On a separate issue, the Amazon webpage for the book currently shows that Amazon is temporarily not offering the book for sale. Apparently, an Amazon customer complained when the two copies he ordered were both received slightly damaged. It appears that when Amazon faces such an issue, they shut down the availability of the book until the issue is resolved. Our publisher has spoken with our distributor, and hopefully the issue will be fixed very soon. We don't know if the books were damaged at the distributor or Amazon (we may never know) but once they get the problem figured out (replacing the books, etc.) Amazon will be offering it directly from them again.

UPDATE (Wednesday): After working with the Amazon folks, our publisher and distributor have gotten the situation straightened out, and the book is now again available on Amazon. Thanks to everyone who worked to fix it!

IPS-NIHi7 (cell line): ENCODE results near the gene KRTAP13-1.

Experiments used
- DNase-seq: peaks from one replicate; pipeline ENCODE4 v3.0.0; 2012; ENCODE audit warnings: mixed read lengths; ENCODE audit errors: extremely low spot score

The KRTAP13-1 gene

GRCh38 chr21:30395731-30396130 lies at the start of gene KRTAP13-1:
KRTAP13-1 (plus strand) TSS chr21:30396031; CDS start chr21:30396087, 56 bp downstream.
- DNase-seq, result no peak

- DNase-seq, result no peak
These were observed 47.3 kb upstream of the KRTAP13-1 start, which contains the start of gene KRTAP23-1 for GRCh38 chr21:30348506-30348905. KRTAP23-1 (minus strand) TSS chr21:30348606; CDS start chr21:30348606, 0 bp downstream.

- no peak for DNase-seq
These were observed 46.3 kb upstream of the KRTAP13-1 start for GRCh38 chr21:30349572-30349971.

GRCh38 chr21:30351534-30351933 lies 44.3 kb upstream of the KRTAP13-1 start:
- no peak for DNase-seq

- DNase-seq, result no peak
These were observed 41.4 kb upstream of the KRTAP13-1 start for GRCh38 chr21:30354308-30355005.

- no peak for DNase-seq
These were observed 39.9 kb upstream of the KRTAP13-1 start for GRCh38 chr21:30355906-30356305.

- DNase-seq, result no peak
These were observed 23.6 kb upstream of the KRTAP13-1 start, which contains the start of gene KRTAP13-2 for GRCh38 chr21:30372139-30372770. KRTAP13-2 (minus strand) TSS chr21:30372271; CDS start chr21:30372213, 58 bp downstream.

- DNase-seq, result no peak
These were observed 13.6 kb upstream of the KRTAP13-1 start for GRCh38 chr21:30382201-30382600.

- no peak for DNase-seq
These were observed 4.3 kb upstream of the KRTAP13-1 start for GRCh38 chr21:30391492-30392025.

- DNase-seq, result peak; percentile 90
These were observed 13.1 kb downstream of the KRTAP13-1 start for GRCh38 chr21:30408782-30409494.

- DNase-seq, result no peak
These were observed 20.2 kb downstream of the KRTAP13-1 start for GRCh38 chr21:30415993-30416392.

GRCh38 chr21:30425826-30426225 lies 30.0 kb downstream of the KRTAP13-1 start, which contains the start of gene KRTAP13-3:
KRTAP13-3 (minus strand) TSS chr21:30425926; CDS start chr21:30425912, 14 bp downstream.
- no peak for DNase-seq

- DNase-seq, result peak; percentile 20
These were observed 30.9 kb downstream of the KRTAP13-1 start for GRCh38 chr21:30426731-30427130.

Friday, October 2, 2009

Military History Weekend, Williamsburg VA, Oct. 17-18

Co-author Steve Stanley and I will be representing our publisher Savas Beatie at the Military History Weekend Show, to be held in Williamsburg the weekend of October 17. Show headquarters is the beautiful Hospitality House on Richmond Road. Events actually run from Friday through Monday (see the event schedule), but Steve and I will be there from noon on Saturday until late Sunday afternoon. We will be signing copies of The Complete Gettysburg Guide, and we will also have my first two books available (see them here and here).

I'm really excited to meet Col. Eddie Shames of the 101st Airborne, a hero of WWII and the famous Band of Brothers. Col. Shames will be signing copies of Osprey's Tonight We Die As Men (he wrote the Forward for the book), and I look forward to thanking the colonel for his service and to be one of millions who have let him know that he is a true hero.